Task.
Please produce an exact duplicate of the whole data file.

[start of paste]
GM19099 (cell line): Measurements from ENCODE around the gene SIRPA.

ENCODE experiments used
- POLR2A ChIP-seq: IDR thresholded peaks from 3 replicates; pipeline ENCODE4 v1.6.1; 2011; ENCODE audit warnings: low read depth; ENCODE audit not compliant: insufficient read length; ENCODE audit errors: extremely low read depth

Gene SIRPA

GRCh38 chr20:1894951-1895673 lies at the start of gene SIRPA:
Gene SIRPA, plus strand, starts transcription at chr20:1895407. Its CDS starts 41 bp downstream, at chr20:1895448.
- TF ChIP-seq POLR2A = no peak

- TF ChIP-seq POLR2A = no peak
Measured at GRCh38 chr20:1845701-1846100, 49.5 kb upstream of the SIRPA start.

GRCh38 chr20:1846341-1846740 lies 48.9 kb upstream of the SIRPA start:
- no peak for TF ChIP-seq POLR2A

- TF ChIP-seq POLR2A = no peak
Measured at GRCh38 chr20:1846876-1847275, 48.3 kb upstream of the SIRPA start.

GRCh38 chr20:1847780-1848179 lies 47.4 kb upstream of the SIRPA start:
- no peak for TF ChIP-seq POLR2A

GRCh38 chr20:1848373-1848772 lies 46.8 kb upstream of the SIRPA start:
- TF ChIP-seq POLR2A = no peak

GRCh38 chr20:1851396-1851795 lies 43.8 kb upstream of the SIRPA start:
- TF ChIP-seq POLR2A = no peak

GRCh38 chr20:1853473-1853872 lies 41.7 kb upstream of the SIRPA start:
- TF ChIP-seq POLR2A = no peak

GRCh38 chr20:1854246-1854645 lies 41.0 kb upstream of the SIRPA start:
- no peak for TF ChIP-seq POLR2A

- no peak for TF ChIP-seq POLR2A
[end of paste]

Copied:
GM19099 (cell line): Measurements from ENCODE around the gene SIRPA.

ENCODE experiments used
- POLR2A ChIP-seq: IDR thresholded peaks from 3 replicates; pipeline ENCODE4 v1.6.1; 2011; ENCODE audit warnings: low read depth; ENCODE audit not compliant: insufficient read length; ENCODE audit errors: extremely low read depth

Gene SIRPA

GRCh38 chr20:1894951-1895673 lies at the start of gene SIRPA:
Gene SIRPA, plus strand, starts transcription at chr20:1895407. Its CDS starts 41 bp downstream, at chr20:1895448.
- TF ChIP-seq POLR2A = no peak

- TF ChIP-seq POLR2A = no peak
Measured at GRCh38 chr20:1845701-1846100, 49.5 kb upstream of the SIRPA start.

GRCh38 chr20:1846341-1846740 lies 48.9 kb upstream of the SIRPA start:
- no peak for TF ChIP-seq POLR2A

- TF ChIP-seq POLR2A = no peak
Measured at GRCh38 chr20:1846876-1847275, 48.3 kb upstream of the SIRPA start.

GRCh38 chr20:1847780-1848179 lies 47.4 kb upstream of the SIRPA start:
- no peak for TF ChIP-seq POLR2A

GRCh38 chr20:1848373-1848772 lies 46.8 kb upstream of the SIRPA start:
- TF ChIP-seq POLR2A = no peak

GRCh38 chr20:1851396-1851795 lies 43.8 kb upstream of the SIRPA start:
- TF ChIP-seq POLR2A = no peak

GRCh38 chr20:1853473-1853872 lies 41.7 kb upstream of the SIRPA start:
- TF ChIP-seq POLR2A = no peak

GRCh38 chr20:1854246-1854645 lies 41.0 kb upstream of the SIRPA start:
- no peak for TF ChIP-seq POLR2A

- no peak for TF ChIP-seq POLR2A